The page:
The books of Prophecy outstrip the books of History in their sheer hatred for their family. Mostly because they were close by, easy to find and such. Like Germany and France. England and Ireland. Neighbors make really easy to exploit .enemies. Kipling did a story with just that theme, The Man Who Would Be King and starring Afghanistan

          Ignoring morality or ethics you can do the same, get two related groups, religious or political decency, just inflame old feuds and sell weapons to both sides.

          Which they did.

        2. “Pat Buchanan had the best response to 9/11: Bomb the Taliban in retaliation, and that’s it.”

          Why would that have even been a rational response, let alone the best response?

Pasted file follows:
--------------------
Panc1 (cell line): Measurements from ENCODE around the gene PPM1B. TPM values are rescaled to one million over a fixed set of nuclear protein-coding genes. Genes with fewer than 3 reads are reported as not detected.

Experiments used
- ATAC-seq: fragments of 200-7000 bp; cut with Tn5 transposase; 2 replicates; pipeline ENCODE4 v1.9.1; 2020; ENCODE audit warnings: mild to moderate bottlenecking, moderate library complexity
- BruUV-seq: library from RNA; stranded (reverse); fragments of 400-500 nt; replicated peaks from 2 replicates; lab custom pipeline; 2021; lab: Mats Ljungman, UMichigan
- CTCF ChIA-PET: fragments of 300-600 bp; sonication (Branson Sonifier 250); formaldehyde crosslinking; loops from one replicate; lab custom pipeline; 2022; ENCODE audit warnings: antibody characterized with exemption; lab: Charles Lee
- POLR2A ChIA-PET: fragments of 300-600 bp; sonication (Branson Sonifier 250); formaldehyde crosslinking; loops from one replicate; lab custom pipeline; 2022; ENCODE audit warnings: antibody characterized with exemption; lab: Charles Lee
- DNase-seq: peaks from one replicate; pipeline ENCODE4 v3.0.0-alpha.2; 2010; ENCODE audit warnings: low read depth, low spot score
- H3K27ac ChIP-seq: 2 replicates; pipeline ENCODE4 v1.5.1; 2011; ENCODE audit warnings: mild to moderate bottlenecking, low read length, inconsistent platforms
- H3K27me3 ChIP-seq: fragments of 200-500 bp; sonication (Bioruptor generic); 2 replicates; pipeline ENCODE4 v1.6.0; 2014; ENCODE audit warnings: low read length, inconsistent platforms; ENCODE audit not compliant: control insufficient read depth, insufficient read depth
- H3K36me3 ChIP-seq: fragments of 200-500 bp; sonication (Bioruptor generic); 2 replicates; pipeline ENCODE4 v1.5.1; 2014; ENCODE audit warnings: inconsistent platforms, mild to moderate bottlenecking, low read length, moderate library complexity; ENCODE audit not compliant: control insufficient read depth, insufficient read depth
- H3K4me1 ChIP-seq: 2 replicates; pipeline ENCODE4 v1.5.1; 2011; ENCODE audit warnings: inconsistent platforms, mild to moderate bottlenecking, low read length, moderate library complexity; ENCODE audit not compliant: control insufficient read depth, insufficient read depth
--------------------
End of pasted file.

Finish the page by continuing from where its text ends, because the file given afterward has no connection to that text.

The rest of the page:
1. The narrative was the Taliban was behind 9/11. One state attacks another.

            So, retaliate, and be done with it.

            Instead the US occupied Afghanistan, still refuses to leave. The US approach to everything is to transform political opponents. Such is a very dangerous approach.

          2. “The narrative was the Taliban was behind 9/11.”

            First time I’ve ever heard that, and I followed the 9/11 narrative pretty closely.

            The ACTUAL narrative was that al Qaeda was behind 9/11, that the Taliban was hosting and providing protection to al Qaeda’s leader, Osama bin Laden, and that the Taliban refused to hand bin Laden over on demand.

          3. Regardless, it was sold as we needed to hit back. You can’t easily fight a stateless enemy.